Being launched off the flight deck of an aircraft carrier is a normal routine, but adrenaline junkie pilots love the radical feel of about 4 G’s. On July 9, 1991, an A-6 Intruder modified to be a refueling aircraft was shot of the Abraham Lincoln in the Persian Gulf. Lieutenant Mark Baden was the pilot and had his friend and navigator (BN), Lieutenant Keith Gallagher beside him. It was Gallagher’s birthday, and he advised Baden when they returned it would be his 100th trap recovery on an aircraft carrier.
A midair collision had occurred a few days earlier, and Baden was slightly nervous. On top of all the other odd circumstances, he was actually assigned the plane with his name emblazoned on the side. (Unlike in the movies, the pilots don’t always fly the plane with their name.) He made all the normal checks and touched all the buttons and switches. Satisfied he was ready for anything, the aircraft was blasted off the end of the carrier to accomplish the mission: to refuel other aircraft in the sky.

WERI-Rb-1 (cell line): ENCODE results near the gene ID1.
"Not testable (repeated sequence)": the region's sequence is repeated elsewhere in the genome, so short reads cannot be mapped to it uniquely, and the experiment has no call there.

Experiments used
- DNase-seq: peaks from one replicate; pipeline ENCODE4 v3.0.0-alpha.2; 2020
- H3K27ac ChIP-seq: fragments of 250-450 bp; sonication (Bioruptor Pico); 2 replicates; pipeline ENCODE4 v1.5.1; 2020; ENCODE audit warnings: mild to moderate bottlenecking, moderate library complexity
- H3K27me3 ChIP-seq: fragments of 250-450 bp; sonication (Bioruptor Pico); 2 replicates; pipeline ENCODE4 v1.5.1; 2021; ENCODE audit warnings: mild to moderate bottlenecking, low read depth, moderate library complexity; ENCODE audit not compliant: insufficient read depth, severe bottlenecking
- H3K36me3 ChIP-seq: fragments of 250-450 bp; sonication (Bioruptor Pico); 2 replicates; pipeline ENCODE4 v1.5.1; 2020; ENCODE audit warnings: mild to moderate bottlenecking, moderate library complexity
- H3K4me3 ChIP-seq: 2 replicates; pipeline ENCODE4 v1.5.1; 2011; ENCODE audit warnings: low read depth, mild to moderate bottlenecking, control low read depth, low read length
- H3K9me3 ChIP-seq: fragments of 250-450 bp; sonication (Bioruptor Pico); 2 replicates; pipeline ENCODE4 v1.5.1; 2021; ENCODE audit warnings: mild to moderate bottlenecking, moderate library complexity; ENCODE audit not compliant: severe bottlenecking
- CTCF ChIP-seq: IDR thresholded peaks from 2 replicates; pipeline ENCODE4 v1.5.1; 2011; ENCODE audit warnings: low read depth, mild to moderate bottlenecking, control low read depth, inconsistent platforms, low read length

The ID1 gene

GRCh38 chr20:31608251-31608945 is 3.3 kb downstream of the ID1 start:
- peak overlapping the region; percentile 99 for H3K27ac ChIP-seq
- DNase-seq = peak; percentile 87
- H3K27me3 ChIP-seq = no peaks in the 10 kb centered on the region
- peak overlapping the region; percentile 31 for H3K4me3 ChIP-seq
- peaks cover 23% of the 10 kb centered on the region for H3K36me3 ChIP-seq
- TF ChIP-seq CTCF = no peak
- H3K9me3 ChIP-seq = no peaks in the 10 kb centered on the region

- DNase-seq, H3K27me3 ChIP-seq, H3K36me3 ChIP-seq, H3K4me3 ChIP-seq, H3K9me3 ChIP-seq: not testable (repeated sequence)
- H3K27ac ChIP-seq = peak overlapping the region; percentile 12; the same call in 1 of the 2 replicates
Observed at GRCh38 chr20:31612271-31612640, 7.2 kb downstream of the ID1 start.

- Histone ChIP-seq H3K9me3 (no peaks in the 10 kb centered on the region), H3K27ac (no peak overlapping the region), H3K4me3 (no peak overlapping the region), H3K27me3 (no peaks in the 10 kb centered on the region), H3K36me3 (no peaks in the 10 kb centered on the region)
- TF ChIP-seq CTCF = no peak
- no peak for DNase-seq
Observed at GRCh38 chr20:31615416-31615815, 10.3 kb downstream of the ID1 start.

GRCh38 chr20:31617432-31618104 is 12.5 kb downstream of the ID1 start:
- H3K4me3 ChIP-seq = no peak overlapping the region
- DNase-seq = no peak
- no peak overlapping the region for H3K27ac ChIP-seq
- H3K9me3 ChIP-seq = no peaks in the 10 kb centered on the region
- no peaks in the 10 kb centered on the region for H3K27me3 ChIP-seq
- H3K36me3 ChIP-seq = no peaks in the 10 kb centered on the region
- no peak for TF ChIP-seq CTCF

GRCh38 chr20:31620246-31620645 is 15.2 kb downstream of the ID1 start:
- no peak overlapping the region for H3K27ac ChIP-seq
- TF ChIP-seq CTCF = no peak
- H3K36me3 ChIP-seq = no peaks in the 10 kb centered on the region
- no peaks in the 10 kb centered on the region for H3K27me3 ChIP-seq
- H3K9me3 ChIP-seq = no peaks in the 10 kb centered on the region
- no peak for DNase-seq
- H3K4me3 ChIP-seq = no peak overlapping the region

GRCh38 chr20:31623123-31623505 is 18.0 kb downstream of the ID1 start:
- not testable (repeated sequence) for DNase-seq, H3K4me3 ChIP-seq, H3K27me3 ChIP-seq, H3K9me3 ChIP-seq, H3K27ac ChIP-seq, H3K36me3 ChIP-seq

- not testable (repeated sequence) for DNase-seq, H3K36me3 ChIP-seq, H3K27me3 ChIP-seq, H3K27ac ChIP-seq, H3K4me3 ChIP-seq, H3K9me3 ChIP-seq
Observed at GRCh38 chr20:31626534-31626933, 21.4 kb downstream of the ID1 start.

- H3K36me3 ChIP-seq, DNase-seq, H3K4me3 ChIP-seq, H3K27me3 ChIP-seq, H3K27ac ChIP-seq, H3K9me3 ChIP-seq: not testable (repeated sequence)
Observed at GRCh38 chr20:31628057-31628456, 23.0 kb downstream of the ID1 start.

The refueling version of the A-6 was a KA-6D and was modified by removing radar and bomb equipment to install an internal refueling gear. Some attack capability including a visual bombing ability was retained, but the overall design was to provide fuel in the air. This plane served the US Navy extensively from 1963 to 1997.